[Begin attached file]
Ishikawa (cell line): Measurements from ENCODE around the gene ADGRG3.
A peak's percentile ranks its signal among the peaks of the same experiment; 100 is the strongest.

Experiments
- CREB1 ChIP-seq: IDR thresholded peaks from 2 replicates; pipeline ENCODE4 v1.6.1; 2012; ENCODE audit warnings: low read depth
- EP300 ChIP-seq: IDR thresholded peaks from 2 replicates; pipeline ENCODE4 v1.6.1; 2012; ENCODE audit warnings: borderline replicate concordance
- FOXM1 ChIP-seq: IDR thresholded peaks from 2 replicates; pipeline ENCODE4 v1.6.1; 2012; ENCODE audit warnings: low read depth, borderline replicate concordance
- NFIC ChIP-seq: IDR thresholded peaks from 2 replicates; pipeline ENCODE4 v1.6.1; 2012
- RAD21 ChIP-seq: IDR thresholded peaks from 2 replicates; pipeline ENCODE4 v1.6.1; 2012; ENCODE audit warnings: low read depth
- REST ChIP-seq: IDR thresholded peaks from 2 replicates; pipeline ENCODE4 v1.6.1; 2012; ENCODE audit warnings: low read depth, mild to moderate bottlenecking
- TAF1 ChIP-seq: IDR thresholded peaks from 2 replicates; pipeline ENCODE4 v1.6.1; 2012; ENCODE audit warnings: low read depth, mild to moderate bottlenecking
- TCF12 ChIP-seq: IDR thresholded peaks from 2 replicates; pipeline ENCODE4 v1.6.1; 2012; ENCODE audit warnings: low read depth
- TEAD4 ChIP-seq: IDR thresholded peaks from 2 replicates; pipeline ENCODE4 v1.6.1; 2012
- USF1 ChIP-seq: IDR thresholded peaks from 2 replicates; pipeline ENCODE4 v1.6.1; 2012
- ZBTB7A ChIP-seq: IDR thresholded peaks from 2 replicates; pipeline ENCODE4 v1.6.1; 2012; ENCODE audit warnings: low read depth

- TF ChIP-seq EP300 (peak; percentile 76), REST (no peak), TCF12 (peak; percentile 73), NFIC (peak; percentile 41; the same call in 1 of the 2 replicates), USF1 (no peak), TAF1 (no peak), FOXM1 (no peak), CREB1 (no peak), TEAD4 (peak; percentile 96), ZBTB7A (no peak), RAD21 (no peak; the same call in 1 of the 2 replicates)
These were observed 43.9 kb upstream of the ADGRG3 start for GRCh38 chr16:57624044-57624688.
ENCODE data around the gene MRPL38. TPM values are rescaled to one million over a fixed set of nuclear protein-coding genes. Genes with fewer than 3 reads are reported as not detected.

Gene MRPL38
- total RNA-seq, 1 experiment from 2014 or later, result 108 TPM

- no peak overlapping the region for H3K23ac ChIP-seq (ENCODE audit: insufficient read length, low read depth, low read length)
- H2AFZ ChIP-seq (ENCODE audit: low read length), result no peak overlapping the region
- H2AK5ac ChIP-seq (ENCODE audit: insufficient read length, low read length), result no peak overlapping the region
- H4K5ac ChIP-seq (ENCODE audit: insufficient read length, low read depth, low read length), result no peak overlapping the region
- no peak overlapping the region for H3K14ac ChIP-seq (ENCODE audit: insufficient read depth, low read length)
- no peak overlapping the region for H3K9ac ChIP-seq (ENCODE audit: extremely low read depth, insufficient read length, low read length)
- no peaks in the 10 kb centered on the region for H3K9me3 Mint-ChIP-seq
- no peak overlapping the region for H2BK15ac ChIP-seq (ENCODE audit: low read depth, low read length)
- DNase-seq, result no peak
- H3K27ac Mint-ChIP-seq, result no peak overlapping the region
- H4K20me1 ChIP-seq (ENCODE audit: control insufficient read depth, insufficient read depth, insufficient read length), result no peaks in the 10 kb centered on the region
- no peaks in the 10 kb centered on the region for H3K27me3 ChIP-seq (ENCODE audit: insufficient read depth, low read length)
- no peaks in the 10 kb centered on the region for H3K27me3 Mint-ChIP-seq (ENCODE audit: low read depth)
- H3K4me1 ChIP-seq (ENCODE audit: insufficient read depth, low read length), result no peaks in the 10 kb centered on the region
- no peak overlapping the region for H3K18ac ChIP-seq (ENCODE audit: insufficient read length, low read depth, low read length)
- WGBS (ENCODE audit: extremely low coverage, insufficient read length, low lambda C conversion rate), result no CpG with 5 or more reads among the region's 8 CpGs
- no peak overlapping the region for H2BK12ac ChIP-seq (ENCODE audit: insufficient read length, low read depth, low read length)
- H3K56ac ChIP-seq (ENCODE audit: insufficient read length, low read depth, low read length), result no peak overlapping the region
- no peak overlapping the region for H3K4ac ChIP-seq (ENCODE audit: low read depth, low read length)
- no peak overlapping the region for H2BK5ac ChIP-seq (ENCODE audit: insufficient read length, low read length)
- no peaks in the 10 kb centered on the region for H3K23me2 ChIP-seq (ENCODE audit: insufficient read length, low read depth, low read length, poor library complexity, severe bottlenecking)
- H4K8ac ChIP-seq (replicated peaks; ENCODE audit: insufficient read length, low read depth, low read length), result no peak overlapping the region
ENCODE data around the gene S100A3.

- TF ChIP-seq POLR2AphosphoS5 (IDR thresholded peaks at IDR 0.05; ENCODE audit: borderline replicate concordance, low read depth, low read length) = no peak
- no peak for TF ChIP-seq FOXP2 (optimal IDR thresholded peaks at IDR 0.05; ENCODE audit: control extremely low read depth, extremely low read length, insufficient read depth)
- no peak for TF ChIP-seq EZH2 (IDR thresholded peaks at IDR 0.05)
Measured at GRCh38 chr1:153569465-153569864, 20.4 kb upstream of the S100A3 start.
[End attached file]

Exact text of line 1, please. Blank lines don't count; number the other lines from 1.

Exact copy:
Ishikawa (cell line): Measurements from ENCODE around the gene ADGRG3.